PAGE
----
Perfect weather was just one of the winning ingredients for Rick Bayless' "fiesta." The event, which featured more than 300 guests, was held underneath a large tent at the parking lot of Westfield Old Orchard Mall on Aug. 28 and was just west of his restaurant, Frontera Fresco, inside Macy's.
Bayless, who lives in Chicago with his wife and daughter, was promoting his new book, Fiesta at Rick's, which advises readers how to prepare everything from cocktails such as sizzling mojitos to meals such as brava steak with lazy salsa.
Skokie Patch got a chance to catch up with Bayless and ask him about his new book, his restaurants and the perception of Mexican fine dinning.
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Skokie Patch: Can you tell our readers what brings you to Skokie today?
Rick Bayless: I'm doing a demo here in the parking lot at Old Orchard. I've got a new book out and so I'm sharing some recipes from there.
SP: Can you tell us about your new book, Fiesta at Rick's? How did you come up with that idea?
Bayless: You know the food that I do is totally inspired by the cooking of the regional cooks of Mexico, and I love that — passionately. I love to share it with people, but when I share it with people in my home, it almost takes on a sort of different form. I'm not trying to do a museum quality recreation of somebody's dish from Mexico, but instead I'm trying to create something that I can share with the people that are around my table to sort of spark the whole feeling of a party.
That's something I learned in Mexico -- from the very first time I was there, when I was 14 -- was that this is the most hospitable culture. They love to put food out in front of people and that food then becomes the launching pad for a great time with the people you care about.
[In] this book, Fiesta at Rick's, all the photos are shot at my house, the big parties are at my house; so that you get a real sense of how I put the food out, what kinds of flavors I think really are those springboard flavors to launch a party. It's the kind food that I cook, but it's all got the spirit and soul of Mexico.
SP: What's one of your favorite recipes from the book and why?
Bayless: I'm not a person that likes to pick favorites because I put together a book of my favorite recipes. So to single one thing out would be a disservice to the recipes and the book. But everyone loves to start a party with guacamole. And a lot of people expect it no matter what kind of party it is; that there's going to be some guacamole to munch on while you're getting in the mood for that party.
So, there's a whole section in this book of different guacamole recipes. And I know a lot of people think guacamole is kind of one recipe but actually all avocados love to be paired with different kind of flavors. So I show you how to use everything from sun-dried tomatoes or pumpkin seeds to different kinds of fruit.
SP: I saw that you have a restaurant right here inside Macy's, Frontera Fresco, and that you'll be opening up two more restaurants at O'Hare airport. Why did you choose those locations as oppose to traditional places like a strip mall or even a food court? Those are unique locations that you're opening up at.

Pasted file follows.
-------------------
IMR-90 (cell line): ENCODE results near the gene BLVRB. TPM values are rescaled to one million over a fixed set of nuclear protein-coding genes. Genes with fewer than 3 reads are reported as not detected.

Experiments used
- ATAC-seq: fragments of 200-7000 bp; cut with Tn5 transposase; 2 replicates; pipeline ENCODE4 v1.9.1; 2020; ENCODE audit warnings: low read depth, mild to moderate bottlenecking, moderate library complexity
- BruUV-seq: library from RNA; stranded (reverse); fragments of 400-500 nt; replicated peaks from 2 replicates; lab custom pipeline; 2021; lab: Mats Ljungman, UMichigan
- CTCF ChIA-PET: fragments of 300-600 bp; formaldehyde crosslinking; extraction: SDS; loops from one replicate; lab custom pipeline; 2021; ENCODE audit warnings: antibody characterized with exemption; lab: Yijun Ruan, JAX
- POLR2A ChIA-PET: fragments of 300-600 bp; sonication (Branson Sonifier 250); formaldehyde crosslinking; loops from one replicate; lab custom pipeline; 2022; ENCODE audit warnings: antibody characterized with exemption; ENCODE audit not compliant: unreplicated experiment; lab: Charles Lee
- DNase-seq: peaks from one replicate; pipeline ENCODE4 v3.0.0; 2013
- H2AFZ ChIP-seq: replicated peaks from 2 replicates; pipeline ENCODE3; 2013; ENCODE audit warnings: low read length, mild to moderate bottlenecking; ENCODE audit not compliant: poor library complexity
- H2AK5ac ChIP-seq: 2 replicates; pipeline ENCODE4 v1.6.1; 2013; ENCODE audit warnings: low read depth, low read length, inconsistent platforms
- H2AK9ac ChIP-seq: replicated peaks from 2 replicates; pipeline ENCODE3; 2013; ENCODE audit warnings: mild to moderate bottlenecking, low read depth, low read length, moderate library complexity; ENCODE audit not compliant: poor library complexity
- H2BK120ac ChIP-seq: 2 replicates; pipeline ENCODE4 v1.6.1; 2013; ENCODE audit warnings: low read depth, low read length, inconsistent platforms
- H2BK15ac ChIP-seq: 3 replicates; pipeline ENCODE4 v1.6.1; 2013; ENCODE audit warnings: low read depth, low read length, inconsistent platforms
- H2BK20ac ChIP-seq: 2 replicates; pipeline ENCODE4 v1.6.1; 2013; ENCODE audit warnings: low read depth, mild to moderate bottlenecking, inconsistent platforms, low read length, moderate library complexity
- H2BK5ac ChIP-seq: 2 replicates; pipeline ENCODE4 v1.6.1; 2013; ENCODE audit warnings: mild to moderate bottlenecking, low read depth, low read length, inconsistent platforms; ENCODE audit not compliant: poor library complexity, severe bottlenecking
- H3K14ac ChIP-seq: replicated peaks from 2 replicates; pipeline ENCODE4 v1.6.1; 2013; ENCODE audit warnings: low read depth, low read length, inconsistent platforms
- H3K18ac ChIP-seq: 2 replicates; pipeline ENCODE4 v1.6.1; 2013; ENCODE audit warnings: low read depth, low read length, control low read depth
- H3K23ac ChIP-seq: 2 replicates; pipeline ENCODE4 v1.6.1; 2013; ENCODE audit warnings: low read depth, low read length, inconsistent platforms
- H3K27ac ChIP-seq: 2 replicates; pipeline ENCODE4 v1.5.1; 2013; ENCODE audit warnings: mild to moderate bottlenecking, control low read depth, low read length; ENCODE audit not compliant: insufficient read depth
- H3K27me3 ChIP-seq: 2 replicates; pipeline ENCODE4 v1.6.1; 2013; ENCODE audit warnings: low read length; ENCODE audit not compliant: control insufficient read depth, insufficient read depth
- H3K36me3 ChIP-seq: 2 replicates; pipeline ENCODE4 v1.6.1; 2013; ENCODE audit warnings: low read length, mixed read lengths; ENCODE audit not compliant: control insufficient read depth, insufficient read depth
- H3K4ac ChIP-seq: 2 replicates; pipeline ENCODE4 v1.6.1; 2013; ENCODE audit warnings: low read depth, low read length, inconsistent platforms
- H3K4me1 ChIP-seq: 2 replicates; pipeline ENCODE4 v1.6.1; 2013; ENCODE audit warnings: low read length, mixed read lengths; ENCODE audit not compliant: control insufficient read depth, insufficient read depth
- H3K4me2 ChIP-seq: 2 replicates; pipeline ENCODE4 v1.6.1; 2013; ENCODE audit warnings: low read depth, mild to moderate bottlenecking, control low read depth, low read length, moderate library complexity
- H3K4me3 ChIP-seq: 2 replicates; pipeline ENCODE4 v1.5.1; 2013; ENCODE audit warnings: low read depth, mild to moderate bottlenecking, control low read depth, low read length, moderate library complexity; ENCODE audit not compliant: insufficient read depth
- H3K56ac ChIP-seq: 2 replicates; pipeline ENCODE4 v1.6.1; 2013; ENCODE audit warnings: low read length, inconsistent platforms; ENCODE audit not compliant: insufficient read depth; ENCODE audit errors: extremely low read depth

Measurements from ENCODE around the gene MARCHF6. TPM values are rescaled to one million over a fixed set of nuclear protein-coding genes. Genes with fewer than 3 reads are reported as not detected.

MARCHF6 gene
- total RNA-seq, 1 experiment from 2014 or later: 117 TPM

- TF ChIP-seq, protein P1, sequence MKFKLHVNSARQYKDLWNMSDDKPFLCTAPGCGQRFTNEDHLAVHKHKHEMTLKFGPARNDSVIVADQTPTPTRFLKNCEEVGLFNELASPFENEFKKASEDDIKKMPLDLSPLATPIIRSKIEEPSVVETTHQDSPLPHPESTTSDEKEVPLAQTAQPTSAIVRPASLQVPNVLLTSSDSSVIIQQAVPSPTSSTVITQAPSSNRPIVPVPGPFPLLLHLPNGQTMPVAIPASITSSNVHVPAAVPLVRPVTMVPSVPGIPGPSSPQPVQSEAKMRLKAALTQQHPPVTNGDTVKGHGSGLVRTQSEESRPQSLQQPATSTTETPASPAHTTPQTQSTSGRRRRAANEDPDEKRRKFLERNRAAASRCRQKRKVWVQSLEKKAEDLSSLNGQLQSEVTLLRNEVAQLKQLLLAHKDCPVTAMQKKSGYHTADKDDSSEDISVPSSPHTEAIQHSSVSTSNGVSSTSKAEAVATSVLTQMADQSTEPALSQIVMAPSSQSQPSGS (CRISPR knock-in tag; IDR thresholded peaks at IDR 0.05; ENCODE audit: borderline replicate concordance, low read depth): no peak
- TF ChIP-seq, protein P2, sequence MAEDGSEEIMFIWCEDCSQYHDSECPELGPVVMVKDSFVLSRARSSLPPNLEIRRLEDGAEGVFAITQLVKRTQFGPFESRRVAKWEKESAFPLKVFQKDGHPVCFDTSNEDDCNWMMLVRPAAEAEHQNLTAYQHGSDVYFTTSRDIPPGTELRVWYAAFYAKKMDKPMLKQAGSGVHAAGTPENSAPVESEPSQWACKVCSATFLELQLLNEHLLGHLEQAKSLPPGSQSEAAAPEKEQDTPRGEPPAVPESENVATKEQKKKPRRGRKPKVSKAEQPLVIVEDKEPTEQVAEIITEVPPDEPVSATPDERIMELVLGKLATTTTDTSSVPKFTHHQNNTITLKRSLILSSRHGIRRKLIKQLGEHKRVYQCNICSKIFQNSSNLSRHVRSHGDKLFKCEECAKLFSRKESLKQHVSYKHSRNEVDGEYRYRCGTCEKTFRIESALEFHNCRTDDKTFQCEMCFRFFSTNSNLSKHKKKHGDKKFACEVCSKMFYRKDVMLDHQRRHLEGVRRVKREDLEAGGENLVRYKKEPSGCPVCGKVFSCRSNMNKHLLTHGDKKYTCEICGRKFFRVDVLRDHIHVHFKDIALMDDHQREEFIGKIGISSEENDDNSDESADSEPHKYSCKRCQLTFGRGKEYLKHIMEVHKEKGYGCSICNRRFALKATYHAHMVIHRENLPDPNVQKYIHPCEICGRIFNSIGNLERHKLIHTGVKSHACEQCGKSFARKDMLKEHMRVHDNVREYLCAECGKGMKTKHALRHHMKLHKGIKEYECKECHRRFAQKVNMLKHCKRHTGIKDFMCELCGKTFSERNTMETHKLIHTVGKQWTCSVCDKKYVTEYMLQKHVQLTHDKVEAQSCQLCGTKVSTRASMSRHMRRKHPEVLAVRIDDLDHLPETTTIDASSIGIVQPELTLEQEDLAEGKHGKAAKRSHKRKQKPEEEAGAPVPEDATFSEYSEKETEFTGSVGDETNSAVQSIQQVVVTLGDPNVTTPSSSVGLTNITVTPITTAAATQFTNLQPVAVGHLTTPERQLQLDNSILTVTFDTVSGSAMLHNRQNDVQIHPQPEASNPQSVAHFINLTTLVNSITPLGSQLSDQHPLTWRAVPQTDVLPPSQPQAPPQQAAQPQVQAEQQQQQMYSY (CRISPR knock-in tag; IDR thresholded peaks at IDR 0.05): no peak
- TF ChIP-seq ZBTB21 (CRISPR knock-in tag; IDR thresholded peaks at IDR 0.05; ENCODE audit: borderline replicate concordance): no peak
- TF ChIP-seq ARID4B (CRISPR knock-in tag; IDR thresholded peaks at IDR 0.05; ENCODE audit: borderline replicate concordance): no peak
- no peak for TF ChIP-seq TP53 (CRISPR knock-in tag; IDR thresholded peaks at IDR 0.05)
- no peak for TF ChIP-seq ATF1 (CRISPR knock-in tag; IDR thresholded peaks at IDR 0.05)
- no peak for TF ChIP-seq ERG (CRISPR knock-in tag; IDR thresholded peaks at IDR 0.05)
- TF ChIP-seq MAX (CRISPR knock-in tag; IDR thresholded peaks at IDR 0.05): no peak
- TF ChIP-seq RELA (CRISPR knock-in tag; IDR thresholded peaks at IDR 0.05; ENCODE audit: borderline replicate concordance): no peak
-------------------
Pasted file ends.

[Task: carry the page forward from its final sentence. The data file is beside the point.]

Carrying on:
Bayless: We paired with Macy's a long time ago to bring some of the simpler flavors that we do to the setting of a department store. Basically, what we wanted to do was to show that even though most people expect [some] kind of fast food in places like that, where everything is processed and preformed and frozen, that we could actually do fresh food, but just do it simply.
So, we started off downtown [in Chicago] at the Macy's store, on the seventh floor where they have sort of a really nice food court there. And you know, it was just an instant success because people responded to the freshness. So, we opened one up here in Old Orchard and one in Union Square in San Francisco, and now we've decided to take that kind of thing into the airports because I think we can all safely say that O'Hare is kind of behind the times in really good food in an airport, and so we're going to try and remedy that problem.
SP: Do you think the perception of Mexican food or cuisine is different in other parts of the country? For example, when most people think of Mexican food, they think of cheap and fast; where as you have three successful fine dinning restaurants. You think the perception here is different as oppose to other parts of the country?
Bayless: Chicago is really unique because if you're thinking about Mexican food in terms of the Southwest, which most Americans do, they think, 'Oh, if you want to get really good Mexican food you have to go to the Southwest.' That is a very specific style of food, it's Mexican-American and, yes, it's cheap – most of it is covered with cheese and it's kind of all-one-color-all-one-flavor, and that's the border cuisine that never really developed much in our country. People love it and it's great stuff and it has its place, but that's not the way people eat in Mexico.
Chicago has the second largest concentration of Mexicans of anywhere in the country. But it's all fairly recent immigration. So, what we had the opportunity to do, when my wife and I opened Frontera Grill 23 years ago, was to launch off the neighborhood places, the ma-and-pa places, the grandma cooking her famous mole from [Mexico] or somebody from Wahaca doing the street food style.
All of that gave Chicago a very different perspective of what Mexican food really is. We had no American-Mexican food to speak of in this town. So, we were able to launch right away into really great regional Mexican food and Chicago said, 'Bring it on.' And then we were able to take it the next level up and do fine-dinning Mexican food and people said, 'That's great. We're ready to go there with you.' Whereas in the Southwest, people kind of think they already know what the gamut of Mexican food is, and it's not fine dinning.